3 Fragen an Prof. Dan Olteanu

Dan Olteanu joined our Faculty May 1st 2020. He is a full professor for Big Data Science and the head of the DAST (Data Systems and Theory) group at the Department of Informatics. In a short Interview he answers what he wants to achieve in research and teaching.

What do you focus on in your research? 

I am a computer scientist focusing on efficient data processing. Typical questions I address in my research include: How many computation steps does one need to solve a problem? Is there a simple and intuitive algorithm for it? Does this algorithm work well on real-world data or only on paper?

I have asked such questions for a variety of problems of practical relevance or just out of academic curiosity, including: quickly searching needles in a haystack before the cows start feeding; learning to predict future sales at my daughter's favourite clothes shops based on what she and her sizeable network of friends bought previously; keeping track of the number of «cliques» of friends on fast-evolving social media; or teaching squirrels to collect all the right nuts in disciplined, top-down left-to-right traversals of trees.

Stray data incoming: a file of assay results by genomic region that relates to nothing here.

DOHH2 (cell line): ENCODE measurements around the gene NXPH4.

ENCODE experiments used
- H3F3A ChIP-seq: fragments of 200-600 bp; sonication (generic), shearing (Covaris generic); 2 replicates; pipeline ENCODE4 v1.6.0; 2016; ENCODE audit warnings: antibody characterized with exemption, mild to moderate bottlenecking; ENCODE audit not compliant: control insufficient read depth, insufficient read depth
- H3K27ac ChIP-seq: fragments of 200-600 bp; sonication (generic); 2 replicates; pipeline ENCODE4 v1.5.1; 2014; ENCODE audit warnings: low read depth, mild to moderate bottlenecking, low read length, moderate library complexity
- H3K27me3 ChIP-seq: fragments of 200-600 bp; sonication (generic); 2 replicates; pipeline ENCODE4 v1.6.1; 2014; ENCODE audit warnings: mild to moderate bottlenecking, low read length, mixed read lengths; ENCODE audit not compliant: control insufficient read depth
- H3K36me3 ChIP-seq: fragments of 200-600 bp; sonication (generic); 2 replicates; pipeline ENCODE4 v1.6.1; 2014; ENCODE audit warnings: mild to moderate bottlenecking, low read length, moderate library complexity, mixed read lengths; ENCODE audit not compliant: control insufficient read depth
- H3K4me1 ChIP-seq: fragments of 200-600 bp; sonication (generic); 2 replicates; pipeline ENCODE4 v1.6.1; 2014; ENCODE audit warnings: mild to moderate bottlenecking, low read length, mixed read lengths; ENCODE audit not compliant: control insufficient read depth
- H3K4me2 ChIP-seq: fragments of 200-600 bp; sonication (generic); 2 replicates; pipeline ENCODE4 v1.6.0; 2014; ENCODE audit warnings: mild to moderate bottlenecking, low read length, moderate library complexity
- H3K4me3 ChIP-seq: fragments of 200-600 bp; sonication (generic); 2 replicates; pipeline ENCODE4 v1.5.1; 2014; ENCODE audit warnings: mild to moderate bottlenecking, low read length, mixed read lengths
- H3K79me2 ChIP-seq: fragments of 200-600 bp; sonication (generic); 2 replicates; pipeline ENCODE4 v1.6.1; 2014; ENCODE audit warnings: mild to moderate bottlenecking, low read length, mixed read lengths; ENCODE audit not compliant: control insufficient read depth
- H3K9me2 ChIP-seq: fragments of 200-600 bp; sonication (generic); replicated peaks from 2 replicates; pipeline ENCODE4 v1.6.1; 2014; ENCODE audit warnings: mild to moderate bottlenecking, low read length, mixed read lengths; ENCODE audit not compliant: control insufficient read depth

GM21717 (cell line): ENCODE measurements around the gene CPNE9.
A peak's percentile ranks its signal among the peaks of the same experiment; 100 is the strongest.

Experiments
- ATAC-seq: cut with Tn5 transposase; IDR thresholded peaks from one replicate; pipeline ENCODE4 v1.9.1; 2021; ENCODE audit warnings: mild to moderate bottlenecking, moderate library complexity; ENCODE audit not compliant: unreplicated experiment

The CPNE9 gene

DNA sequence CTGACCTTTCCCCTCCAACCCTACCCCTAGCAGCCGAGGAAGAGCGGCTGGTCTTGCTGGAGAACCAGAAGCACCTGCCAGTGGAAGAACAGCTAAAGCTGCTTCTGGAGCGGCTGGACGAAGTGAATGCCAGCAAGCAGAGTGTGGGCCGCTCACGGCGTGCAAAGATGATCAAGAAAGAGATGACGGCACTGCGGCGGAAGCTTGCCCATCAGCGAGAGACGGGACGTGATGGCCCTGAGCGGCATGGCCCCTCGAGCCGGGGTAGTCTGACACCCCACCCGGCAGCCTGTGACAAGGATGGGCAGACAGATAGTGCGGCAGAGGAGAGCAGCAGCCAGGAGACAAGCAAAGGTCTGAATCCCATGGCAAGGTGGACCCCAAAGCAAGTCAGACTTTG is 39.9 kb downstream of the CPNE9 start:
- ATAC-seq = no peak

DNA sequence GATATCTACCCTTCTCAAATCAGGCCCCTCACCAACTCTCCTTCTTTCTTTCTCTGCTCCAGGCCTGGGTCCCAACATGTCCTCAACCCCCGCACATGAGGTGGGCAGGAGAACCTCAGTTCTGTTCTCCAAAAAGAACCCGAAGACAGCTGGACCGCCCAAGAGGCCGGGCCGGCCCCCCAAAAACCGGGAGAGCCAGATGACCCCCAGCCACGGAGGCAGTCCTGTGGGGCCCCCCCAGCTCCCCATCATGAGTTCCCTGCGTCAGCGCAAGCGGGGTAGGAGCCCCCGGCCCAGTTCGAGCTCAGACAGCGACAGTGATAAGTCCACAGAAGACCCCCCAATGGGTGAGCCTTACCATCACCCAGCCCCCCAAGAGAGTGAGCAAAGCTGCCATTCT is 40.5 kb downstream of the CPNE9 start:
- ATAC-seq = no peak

Perhaps surprisingly, some of these questions and solutions turned out to be relevant to challenges faced by start-up software companies that I enjoyed working with. 

What would you like to convey to your students?

I enjoy interminable discussions dissecting questions coming out of lectures and research. This can become exhausting, unless the interlocutors share a healthy dose of motivation and stamina. My main goals are to regularly instil that dose in my students and help them articulate their ideas, so that they can enjoy interminable discussions, too. I hope to teach them principles of problem solving that are valid beyond computer science. 

What were the decisive factors for you to join the University of Zurich? 

The University of Zurich fulfils my two top desiderata for a leading learning and research institution: (1) a high-quality and very affordable learning environment as well as (2) access to quantitatively and qualitatively healthy research funding. These desiderata, as common sense as they may sound, are the exception rather than the norm. The Department of Informatics at the University of Zurich has an excellent research throughput, it is relatively small yet very active. The cherry on top of the cake is that Zurich is a great place to live and located in the heart of Europe. 
I am looking forward to expanding my professional and personal life.